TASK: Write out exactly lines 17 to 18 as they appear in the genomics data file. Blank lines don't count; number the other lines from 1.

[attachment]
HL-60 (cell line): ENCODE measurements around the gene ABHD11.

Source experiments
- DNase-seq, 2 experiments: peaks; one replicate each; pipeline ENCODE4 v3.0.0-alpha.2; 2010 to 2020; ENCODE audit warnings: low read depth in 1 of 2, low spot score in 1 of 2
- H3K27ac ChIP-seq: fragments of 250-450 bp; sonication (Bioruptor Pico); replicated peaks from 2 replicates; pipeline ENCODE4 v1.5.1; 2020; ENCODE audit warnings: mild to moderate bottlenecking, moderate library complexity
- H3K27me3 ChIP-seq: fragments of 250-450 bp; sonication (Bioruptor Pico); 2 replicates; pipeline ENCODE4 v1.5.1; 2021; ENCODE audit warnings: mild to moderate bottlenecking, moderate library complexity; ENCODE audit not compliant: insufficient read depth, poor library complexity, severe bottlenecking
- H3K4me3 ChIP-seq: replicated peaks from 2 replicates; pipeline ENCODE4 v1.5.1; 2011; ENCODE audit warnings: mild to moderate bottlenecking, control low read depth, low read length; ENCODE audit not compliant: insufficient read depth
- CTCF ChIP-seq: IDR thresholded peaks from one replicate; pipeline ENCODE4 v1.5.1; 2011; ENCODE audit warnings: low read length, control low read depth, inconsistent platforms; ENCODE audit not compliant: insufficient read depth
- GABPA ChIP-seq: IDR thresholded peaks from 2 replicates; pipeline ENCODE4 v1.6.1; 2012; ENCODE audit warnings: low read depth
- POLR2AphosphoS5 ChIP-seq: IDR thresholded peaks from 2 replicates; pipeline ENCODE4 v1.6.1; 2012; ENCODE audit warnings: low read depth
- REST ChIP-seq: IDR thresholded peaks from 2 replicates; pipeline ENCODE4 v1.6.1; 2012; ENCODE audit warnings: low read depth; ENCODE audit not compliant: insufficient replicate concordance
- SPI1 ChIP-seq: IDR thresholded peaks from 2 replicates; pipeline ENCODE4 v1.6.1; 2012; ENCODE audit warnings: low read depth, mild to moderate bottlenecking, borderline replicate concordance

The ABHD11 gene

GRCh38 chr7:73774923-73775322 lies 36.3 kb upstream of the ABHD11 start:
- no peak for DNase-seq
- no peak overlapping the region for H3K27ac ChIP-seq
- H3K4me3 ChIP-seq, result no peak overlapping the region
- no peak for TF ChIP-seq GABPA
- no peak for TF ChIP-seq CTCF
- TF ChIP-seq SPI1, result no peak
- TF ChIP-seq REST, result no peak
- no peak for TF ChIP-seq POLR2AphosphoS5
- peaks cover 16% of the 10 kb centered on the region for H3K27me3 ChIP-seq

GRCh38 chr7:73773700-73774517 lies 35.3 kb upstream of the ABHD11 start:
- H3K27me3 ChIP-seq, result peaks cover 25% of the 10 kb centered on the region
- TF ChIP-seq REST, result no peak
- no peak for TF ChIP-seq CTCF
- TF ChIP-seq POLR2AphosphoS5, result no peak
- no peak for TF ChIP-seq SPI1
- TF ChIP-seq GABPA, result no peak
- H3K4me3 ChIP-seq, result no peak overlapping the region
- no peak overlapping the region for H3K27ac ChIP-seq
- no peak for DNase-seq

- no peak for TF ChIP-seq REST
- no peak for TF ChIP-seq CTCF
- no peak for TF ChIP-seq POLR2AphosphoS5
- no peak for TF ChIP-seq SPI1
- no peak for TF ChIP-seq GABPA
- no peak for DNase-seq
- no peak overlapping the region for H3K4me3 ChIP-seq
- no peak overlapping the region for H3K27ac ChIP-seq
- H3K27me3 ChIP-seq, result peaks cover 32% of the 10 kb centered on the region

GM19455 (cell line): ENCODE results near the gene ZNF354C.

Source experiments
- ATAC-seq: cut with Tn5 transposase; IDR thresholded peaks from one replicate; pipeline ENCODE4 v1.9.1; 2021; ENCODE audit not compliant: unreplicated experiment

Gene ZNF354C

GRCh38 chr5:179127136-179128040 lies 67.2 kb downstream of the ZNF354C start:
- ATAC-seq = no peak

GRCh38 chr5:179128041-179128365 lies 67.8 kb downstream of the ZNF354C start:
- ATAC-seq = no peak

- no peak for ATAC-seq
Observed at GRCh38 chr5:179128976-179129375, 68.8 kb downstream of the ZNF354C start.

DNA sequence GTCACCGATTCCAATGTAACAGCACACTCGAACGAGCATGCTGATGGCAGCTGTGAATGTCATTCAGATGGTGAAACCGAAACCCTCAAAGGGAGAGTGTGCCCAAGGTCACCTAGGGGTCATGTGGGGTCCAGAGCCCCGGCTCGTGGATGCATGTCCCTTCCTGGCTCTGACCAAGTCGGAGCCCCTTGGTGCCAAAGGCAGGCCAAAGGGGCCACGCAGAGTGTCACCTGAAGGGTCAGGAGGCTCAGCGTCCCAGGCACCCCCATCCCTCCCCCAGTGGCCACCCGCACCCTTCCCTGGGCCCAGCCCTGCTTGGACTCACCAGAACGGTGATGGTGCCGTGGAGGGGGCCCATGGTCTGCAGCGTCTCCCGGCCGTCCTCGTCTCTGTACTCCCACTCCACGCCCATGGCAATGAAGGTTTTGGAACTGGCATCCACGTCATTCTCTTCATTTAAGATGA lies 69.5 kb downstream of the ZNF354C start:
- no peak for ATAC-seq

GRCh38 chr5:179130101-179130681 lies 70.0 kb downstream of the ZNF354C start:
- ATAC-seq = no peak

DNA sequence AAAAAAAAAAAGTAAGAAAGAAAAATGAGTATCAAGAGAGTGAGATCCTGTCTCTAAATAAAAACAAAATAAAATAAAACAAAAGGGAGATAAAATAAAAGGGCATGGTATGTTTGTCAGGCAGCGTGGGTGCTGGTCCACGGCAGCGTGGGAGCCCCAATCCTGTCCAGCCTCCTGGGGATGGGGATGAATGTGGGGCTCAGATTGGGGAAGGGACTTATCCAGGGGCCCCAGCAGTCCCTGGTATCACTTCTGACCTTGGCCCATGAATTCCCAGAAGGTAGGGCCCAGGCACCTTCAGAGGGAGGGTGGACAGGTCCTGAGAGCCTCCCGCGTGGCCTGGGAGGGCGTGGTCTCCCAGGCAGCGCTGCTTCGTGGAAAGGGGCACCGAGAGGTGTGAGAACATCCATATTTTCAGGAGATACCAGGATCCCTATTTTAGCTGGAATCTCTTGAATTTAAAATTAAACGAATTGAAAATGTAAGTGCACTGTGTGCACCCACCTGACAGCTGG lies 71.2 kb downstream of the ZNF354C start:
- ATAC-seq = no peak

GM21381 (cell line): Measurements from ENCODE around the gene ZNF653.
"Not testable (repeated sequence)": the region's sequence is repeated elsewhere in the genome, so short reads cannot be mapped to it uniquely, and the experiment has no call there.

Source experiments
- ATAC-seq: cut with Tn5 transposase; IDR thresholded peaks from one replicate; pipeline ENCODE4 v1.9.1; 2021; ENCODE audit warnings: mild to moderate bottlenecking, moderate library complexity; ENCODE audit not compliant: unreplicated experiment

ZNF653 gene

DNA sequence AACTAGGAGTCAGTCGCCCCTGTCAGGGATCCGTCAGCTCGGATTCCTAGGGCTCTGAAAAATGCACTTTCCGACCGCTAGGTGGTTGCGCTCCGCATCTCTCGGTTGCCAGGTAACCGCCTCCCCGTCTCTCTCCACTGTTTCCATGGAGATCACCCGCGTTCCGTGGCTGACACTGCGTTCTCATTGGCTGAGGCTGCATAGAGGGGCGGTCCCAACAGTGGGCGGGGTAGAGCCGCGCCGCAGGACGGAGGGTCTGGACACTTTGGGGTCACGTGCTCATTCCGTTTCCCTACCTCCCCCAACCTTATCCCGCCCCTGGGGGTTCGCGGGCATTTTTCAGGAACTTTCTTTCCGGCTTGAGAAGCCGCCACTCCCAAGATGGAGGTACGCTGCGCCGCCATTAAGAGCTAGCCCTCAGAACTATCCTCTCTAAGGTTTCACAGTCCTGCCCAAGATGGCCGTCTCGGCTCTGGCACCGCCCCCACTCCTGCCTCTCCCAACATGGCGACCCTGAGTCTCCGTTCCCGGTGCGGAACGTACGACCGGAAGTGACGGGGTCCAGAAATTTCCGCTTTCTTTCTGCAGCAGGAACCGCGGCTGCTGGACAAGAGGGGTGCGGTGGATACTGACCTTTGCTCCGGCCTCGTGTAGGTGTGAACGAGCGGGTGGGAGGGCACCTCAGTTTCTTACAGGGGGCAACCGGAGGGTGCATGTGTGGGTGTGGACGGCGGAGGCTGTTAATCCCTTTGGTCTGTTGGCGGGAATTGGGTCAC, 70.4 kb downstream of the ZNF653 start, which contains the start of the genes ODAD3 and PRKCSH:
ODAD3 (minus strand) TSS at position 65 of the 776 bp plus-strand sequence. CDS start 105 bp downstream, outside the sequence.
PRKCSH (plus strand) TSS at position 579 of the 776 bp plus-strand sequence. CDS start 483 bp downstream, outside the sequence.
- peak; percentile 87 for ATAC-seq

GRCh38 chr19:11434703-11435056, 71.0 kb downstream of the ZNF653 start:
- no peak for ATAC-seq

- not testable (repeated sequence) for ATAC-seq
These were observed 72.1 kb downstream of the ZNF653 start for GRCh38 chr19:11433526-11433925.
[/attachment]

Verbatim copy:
- no peak for TF ChIP-seq GABPA
- no peak for TF ChIP-seq CTCF